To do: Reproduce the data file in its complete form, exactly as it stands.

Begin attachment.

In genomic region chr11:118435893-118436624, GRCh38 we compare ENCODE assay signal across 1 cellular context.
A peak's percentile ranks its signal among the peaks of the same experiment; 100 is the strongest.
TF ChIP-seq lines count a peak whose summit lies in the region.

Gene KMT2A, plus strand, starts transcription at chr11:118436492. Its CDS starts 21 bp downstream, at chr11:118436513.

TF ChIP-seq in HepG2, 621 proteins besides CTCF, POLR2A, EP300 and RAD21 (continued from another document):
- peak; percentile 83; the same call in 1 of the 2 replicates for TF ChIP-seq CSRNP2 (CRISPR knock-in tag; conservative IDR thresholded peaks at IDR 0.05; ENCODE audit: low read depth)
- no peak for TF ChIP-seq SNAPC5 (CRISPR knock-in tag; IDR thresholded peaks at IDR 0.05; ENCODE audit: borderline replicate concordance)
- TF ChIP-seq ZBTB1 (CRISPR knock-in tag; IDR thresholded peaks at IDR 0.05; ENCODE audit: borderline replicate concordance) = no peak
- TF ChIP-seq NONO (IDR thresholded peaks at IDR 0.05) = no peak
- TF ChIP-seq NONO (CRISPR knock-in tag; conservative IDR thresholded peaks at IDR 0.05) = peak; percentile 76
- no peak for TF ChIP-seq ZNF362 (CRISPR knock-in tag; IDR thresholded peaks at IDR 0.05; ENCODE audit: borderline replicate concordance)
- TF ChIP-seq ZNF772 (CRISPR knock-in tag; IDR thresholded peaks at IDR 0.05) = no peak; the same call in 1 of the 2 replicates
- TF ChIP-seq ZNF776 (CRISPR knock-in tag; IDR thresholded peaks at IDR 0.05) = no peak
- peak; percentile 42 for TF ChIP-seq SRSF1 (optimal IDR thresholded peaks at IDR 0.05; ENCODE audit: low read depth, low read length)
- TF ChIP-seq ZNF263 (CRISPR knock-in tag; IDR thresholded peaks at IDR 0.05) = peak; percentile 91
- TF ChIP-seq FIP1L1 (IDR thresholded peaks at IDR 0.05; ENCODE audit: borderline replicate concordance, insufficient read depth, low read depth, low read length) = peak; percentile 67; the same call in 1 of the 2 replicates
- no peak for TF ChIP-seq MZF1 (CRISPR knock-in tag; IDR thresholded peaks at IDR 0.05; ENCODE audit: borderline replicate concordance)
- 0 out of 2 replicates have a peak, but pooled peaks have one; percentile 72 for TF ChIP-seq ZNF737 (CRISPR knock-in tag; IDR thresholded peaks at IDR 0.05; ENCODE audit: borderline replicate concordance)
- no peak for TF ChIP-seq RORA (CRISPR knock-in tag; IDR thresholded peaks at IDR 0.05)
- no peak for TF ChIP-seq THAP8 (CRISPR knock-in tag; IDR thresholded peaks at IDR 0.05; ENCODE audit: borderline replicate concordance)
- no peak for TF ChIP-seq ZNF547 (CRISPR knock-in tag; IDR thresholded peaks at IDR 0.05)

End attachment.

In genomic region chr11:118435893-118436624, GRCh38 we compare ENCODE assay signal across 1 cellular context.
A peak's percentile ranks its signal among the peaks of the same experiment; 100 is the strongest.
TF ChIP-seq lines count a peak whose summit lies in the region.

Gene KMT2A, plus strand, starts transcription at chr11:118436492. Its CDS starts 21 bp downstream, at chr11:118436513.

TF ChIP-seq in HepG2, 621 proteins besides CTCF, POLR2A, EP300 and RAD21 (continued from another document):
- peak; percentile 83; the same call in 1 of the 2 replicates for TF ChIP-seq CSRNP2 (CRISPR knock-in tag; conservative IDR thresholded peaks at IDR 0.05; ENCODE audit: low read depth)
- no peak for TF ChIP-seq SNAPC5 (CRISPR knock-in tag; IDR thresholded peaks at IDR 0.05; ENCODE audit: borderline replicate concordance)
- TF ChIP-seq ZBTB1 (CRISPR knock-in tag; IDR thresholded peaks at IDR 0.05; ENCODE audit: borderline replicate concordance) = no peak
- TF ChIP-seq NONO (IDR thresholded peaks at IDR 0.05) = no peak
- TF ChIP-seq NONO (CRISPR knock-in tag; conservative IDR thresholded peaks at IDR 0.05) = peak; percentile 76
- no peak for TF ChIP-seq ZNF362 (CRISPR knock-in tag; IDR thresholded peaks at IDR 0.05; ENCODE audit: borderline replicate concordance)
- TF ChIP-seq ZNF772 (CRISPR knock-in tag; IDR thresholded peaks at IDR 0.05) = no peak; the same call in 1 of the 2 replicates
- TF ChIP-seq ZNF776 (CRISPR knock-in tag; IDR thresholded peaks at IDR 0.05) = no peak
- peak; percentile 42 for TF ChIP-seq SRSF1 (optimal IDR thresholded peaks at IDR 0.05; ENCODE audit: low read depth, low read length)
- TF ChIP-seq ZNF263 (CRISPR knock-in tag; IDR thresholded peaks at IDR 0.05) = peak; percentile 91
- TF ChIP-seq FIP1L1 (IDR thresholded peaks at IDR 0.05; ENCODE audit: borderline replicate concordance, insufficient read depth, low read depth, low read length) = peak; percentile 67; the same call in 1 of the 2 replicates
- no peak for TF ChIP-seq MZF1 (CRISPR knock-in tag; IDR thresholded peaks at IDR 0.05; ENCODE audit: borderline replicate concordance)
- 0 out of 2 replicates have a peak, but pooled peaks have one; percentile 72 for TF ChIP-seq ZNF737 (CRISPR knock-in tag; IDR thresholded peaks at IDR 0.05; ENCODE audit: borderline replicate concordance)
- no peak for TF ChIP-seq RORA (CRISPR knock-in tag; IDR thresholded peaks at IDR 0.05)
- no peak for TF ChIP-seq THAP8 (CRISPR knock-in tag; IDR thresholded peaks at IDR 0.05; ENCODE audit: borderline replicate concordance)
- no peak for TF ChIP-seq ZNF547 (CRISPR knock-in tag; IDR thresholded peaks at IDR 0.05)